Kenya’s annual GDP to rise about six per cent in few years: IMF

Kenya GDPKenya’s annual growth is expected to grow at about six per cent in a couple of years. (Image source: Filiberto Strazzari/Flickr)A staff team from the International Monetary Fund (IMF), led by Benedict Clements, visited Kenya from 19 February to 2 March 2018, to conduct the 2018 Article IV consultation and discuss about IMF support to Kenya including the authorities’ request for an extension of the current SBA

At the end of the visit, Clements stated, “Kenya’s economy continued to perform well in 2017 despite a severe drought and a prolonged election period. However, real GDP growth is estimated to have slowed to 4.8 per cent for the year as a whole.”

“Growth was mainly supported by public investment spending and solid non-agriculture sector performance. Inflation has declined to below the mid-point of the authorities’ target range, reflecting a substantial decline in food inflation and appropriate monetary policies. Annual headline inflation declined to 4.5 per cent in February from 6.3 per cent in 2016. The banking system has remained stable, and the Central Bank of Kenya (CBK) has continued to strengthen the financial system through its reform program,” Clements added.

“The external current account deficit rose to an estimated 6.4 per cent of GDP in 2017 from 5.2 per cent in 2016, reflecting higher imports, including fuel. The exchange rate has remained stable and foreign exchange reserves have risen to US$7.1bn as of end-January 2018 and are sufficient to withstand any potential near-term external shocks.”

“Discussions focused on macroeconomic policies and reforms aiming at ensuring the sustainability of investment-driven, inclusive growth. Kenya’s medium-term outlook remains favourable, but headwinds from weak credit growth will weigh on economic activity in the near term. With elections over and weather conditions returning towards normal, growth is expected to increase to about five per cent in 2018. Annual growth could rise further to six per cent within a couple of years, provided that the authorities continue economic reforms, including reducing the fiscal deficit and amending interest rate controls.”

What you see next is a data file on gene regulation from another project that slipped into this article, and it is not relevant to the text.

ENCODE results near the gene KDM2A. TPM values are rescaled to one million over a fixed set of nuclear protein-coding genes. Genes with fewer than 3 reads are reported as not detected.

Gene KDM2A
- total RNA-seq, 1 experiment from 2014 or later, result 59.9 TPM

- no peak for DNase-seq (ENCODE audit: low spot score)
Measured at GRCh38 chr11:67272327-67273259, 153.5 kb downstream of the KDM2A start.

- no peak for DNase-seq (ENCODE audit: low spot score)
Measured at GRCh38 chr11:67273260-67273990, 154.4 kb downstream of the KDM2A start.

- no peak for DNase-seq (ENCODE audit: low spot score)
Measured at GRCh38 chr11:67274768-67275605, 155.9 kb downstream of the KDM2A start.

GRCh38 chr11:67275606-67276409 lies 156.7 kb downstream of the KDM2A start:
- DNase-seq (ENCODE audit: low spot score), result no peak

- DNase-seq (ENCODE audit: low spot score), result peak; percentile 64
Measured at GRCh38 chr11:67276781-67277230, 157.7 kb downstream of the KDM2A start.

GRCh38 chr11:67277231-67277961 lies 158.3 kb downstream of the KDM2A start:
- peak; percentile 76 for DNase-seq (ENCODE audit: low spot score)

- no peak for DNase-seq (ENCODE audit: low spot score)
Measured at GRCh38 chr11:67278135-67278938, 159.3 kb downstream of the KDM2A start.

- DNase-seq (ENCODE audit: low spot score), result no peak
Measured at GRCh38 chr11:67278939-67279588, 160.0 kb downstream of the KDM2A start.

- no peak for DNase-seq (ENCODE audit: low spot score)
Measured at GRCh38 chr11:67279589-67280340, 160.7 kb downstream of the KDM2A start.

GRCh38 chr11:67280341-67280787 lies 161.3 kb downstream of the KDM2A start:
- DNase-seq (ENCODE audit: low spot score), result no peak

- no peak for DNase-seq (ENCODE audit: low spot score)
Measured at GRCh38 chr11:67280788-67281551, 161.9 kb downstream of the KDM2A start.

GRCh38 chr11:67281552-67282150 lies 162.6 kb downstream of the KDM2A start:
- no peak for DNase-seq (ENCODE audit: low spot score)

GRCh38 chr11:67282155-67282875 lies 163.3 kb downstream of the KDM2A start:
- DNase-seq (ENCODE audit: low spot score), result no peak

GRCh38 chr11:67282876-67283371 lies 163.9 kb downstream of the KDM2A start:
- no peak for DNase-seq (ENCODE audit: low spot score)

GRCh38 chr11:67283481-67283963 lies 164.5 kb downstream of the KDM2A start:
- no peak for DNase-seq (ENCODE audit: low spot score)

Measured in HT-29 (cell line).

“Elevated fiscal deficits in recent years have raised public debt vulnerabilities. The authorities expressed their commitment to significant fiscal adjustments in the coming years that would help address these vulnerabilities and maintain public debt on a sustainable path. To that end, the IMF team and the authorities agreed that a reduction in the fiscal deficit to 7.2 per cent of GDP in 2017/18 and further to 5.7 per cent of GDP in 2018/19, from 8.8 per cent in 2016/17 would be appropriate. This will be achieved by a combination of revenue measures and contained spending.”

The mission welcomed the authorities' plans to accelerate reforms aimed at increasing the efficiency and transparency of public spending, particularly on development spending and safeguarding financial stability by strengthening capital and liquidity positions of banks and microfinance institutions.

Clements further added, “The IMF team urged the authorities to review the interest rate controls introduced in September 2016 with a view to abolishing them or substantially modifying them. The controls have contributed to slow overall credit growth to the private sector, and lower access to credit by SMEs and individuals. In addition, interest rate controls are undermining the effectiveness of monetary policy aimed at ensuring price stability and supporting sustainable economic growth.”

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